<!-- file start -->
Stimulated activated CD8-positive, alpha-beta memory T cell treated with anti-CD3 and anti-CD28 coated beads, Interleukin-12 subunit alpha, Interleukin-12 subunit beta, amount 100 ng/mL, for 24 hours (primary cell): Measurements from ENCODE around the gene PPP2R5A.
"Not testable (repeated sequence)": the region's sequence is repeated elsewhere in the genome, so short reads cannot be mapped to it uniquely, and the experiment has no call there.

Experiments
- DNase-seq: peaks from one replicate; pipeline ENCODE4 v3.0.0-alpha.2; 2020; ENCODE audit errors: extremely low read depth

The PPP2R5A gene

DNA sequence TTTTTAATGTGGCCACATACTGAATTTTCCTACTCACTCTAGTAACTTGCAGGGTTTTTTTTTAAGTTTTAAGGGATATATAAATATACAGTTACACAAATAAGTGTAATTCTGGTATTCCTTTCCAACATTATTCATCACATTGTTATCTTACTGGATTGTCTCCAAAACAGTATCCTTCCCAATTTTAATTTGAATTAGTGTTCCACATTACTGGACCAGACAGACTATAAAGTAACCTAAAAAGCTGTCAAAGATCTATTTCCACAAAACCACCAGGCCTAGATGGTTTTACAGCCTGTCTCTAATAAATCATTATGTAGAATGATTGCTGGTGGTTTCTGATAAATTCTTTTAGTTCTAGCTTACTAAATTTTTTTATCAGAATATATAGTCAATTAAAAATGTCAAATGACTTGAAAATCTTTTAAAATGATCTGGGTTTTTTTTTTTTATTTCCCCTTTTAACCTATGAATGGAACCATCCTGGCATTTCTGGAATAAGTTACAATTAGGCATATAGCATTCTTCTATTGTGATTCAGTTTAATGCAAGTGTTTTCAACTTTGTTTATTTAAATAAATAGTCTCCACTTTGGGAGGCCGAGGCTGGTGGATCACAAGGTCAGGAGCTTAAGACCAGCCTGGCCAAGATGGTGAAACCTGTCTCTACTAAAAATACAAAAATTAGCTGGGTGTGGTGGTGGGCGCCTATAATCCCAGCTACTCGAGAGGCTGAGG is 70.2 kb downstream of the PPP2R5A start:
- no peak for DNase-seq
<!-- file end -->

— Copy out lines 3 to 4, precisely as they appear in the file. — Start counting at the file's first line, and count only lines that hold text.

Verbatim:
Experiments
- DNase-seq: peaks from one replicate; pipeline ENCODE4 v3.0.0-alpha.2; 2020; ENCODE audit errors: extremely low read depth